As we were working on the publication, we found in our discussions that there was an even broader conversation to be had about environmental DNA analysis as a field and its ethical implications. Many researchers collecting soil, sediment, or water samples don’t really have engagement with Indigenous communities at the top of their minds. At least in Australia, anywhere you might be working is Indigenous land, and it has traditional owners who are connected to that land and who are responsible for it. We wanted to get the general message out there that, as Laura has said, even environmental samples count as someone’s home. And everyone needs to think about that when they’re doing research.
You also talk in that publication about how existing frameworks for human research ethics can be used to guide environmental DNA research. Can these frameworks be insufficient in Indigenous contexts?
Of course, there’s an argument for having formalized ethical guidelines and structures because they’re very helpful for people. But you also don’t want to be overly prescriptive because every project is different, and every Indigenous group is different and will have different concerns or priorities. It’s hard to come up with a one-size-fits-all approach. I don’t think researchers should solely rely on a formal ethical review or ethical tick box structure and consider their due diligence done. There are always emerging technologies and emerging ethical issues that accompany them, so we need to stay on our toes.
For example, existing human research ethics frameworks were mostly developed in a Western cultural context, which clearly distinguishes between human and non-human research and holds human research to more stringent ethical requirements and review. I would say the average scientist who has grown up in a society and institutions that share these values wouldn’t immediately think of eDNA research as requiring ethical review, because it’s “just” environmental research, right? To us, it doesn’t seem to pose immediate, tangible risks of harm to people or animals. In many systems it would be considered exempt from ethical review.
However, as Indigenous scholars have highlighted, not all cultures subscribe to this same divide. Plants, animals, landscapes, natural phenomena like wind or rainbows, can all have profound cultural significance that non-Indigenous people may not be aware of. That’s why we argue in the paper that relying on Western human research ethics frameworks probably isn’t sufficient for truly ethical engagement with Indigenous communities when it comes to eDNA research. I think, overall, we should try to approach research with an open mind and lots of community input.
Data sovereignty typically refers to the idea that data are subject to the laws and governance structures within the nation it is collected. How can data science be Indigenized?
I will recommend a book called Indigenous Data Sovereignty: Toward an Agenda edited by Tahu Kukutai and John Taylor. In the introduction, Kukutai and Taylor describe data sovereignty as the recognition of Indigenous peoples’ “inherent and inalienable rights relating to the collection, ownership and application of data about their people, lifeways, and territories.” Data sovereignty refers to putting the control and ability to manage data about Indigenous peoples and their territories and ways of life into the hands of Indigenous peoples.**
From a research perspective, this generally would translate into acknowledging and respecting Indigenous peoples’ rights and interests in data that not only relate to them, but also to their land or to their culture. It’s about allowing Indigenous peoples a level of control as to who can access those data and for what purposes, and on the other hand enabling Indigenous communities access to data that are relevant to them in an appropriate format. There are several Indigenous scholars working to Indigenize data science or data sovereignty in general, such as Kalinda Griffiths and Raymond Lovett in Australia, Maui Hudson in Aotearoa (New Zealand), and Krystal Tsosie, Keolu Fox, and the Native BioData Consortium in North America.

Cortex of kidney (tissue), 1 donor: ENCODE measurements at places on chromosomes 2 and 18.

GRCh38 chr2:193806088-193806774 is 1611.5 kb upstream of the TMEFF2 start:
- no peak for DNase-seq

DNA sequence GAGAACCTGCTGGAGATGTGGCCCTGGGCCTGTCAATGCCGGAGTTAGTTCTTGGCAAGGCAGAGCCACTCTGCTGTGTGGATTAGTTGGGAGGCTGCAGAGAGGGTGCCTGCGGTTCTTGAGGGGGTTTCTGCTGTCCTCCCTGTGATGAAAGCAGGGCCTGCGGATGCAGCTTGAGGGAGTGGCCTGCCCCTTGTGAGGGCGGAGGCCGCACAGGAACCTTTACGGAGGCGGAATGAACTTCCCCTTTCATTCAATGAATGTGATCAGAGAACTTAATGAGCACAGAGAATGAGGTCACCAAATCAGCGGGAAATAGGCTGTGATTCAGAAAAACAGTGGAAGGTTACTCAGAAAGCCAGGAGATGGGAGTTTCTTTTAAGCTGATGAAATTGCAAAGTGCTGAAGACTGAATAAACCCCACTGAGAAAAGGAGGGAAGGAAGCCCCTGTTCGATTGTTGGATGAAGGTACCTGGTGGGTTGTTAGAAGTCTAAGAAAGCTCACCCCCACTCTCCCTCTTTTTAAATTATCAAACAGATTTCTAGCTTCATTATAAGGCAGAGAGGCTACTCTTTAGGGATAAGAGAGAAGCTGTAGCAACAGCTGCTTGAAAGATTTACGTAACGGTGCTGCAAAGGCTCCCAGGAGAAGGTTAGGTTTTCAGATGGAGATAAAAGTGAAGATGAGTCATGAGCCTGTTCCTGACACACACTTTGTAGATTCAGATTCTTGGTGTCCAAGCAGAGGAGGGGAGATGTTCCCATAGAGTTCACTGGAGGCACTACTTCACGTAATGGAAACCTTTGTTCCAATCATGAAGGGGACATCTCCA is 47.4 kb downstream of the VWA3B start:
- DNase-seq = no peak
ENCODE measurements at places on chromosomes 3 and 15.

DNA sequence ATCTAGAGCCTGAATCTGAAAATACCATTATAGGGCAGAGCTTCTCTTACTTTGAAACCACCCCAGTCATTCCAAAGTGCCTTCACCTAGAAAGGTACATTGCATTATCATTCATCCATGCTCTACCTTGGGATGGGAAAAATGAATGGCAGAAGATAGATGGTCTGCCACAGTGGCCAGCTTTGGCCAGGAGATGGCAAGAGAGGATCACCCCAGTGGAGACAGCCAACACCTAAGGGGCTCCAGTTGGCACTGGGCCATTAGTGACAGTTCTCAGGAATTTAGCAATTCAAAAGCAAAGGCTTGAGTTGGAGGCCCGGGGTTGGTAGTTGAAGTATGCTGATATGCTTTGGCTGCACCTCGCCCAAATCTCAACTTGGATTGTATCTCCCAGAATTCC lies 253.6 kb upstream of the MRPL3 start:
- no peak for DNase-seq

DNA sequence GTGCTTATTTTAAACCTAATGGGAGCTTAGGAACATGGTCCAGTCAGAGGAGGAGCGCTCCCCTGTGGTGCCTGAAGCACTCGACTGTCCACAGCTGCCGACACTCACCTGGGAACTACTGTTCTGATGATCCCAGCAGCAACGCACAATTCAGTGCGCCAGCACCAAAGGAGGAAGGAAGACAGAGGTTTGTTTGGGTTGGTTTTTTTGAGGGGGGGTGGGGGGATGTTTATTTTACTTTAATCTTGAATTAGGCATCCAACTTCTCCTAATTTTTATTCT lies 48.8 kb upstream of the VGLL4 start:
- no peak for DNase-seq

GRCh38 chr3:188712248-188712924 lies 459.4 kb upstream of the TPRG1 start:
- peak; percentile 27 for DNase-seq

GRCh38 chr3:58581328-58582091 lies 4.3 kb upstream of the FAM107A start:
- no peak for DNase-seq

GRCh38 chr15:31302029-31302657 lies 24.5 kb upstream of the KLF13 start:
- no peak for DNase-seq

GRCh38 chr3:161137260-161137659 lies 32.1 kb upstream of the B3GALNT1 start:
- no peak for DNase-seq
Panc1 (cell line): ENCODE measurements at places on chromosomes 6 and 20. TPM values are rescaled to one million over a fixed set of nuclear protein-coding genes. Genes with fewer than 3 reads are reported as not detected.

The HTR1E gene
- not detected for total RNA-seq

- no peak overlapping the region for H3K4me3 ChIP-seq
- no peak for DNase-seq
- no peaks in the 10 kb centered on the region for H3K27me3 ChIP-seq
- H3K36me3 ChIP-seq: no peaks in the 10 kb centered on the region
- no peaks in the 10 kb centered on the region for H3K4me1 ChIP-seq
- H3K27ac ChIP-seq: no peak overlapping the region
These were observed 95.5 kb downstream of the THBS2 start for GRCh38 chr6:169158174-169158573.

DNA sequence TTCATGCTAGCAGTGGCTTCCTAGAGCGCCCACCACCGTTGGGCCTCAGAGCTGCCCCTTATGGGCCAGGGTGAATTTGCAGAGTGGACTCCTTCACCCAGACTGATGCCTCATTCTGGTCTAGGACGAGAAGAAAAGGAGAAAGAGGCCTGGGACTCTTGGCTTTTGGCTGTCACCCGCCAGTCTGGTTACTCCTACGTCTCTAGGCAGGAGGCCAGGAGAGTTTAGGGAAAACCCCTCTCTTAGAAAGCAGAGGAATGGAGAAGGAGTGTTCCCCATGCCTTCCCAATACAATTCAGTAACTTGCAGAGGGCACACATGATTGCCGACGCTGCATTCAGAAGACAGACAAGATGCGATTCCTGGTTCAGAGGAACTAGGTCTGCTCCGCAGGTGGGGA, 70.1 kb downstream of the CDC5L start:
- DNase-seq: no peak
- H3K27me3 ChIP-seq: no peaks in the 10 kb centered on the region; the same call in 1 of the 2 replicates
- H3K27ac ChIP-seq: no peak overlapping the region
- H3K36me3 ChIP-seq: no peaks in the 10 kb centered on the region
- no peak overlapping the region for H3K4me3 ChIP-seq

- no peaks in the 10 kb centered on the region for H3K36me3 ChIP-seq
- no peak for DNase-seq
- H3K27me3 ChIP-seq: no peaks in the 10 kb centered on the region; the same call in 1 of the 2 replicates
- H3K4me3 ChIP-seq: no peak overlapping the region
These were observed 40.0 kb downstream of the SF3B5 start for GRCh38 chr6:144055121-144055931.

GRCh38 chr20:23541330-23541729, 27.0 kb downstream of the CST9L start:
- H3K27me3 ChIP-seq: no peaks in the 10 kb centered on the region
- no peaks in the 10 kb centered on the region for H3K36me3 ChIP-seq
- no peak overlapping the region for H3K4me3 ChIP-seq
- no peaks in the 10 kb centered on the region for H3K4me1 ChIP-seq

How can non-Indigenous researchers support and advance Indigenous sovereignty in an academic context?
I’d like to answer by sharing advice given to me by two Aboriginal Australian scientists when I asked a similar question! Djarra Delaney is a graduate student at the University of Melbourne and studies climate planning in remote or rural coastal communities. Kirsten Banks is a PhD student in astrophysics and an amazing science communicator—check out her Twitter and TikTok accounts.
For non-Indigenous researchers who want to advance Indigenous sovereignty, Djarra and Kirsten recommend accepting Indigenous knowledge, recognizing your privilege, and using it to amplify the platform and voices of Indigenous people, rather than speaking for them, which is kind of what I’m trying to do here. They recommend getting involved and getting to know your local Indigenous communities to learn whose land you’re on, attend events, meet people, try to learn and build your cultural competency, and build relationships and partnerships. That was the advice that they gave, and I’d like to continue amplifying that and hopefully it’s helpful for other people as well.
** Editor’s note: Conversation surrounding ownership and protection of information represents a critical incongruence between Western and Indigenous ideologies, and this incongruence is important when considering data sovereignty. The dominant culture of many Western societies views facts as not subject to ownership. For example, intellectual property is a type of property that includes intangible creations of human intellect, like patents and trade secrets. However, intellectual property in Western contexts often can never be truly private. An invention can be patented, but even then, the facts of the invention and how it works are public information and must be published as part of the patent bargain. A trade secret, like the recipe to Coca-Cola, can be leaked, and after this leakage, the trade secret’s legal protection ends.
Claims of protection for Indigenous knowledge therefore must contend with a dominant system where facts are not ownable or protectable. When discussing birthing trees, Handsley-Davis makes the disclaimer above about “women’s business,” which suggests a partitioning of information within a society. Indigenizing data science faces a challenge where special ownership of knowledge is not customary within the dominant Western legal and cultural context.
Handsley-Davis, M., Kowal, E., Russell, L., & Weyrich, L.S. (2021). Researchers using environmental DNA must engage ethically with Indigenous communities. Nature Ecology & Evolution, 5, 146-148. doi: 10.1038/s41559-020-01351-6
Adams, K., Faulkhead, S., Standfield, R., & Atkinson, P. (2018). Challenging the colonisation of birth: Koori women’s birthing knowledge and practice. Women and Birth, 31(2), 81-88. doi: 10.1016/j.wombi.2017.07.014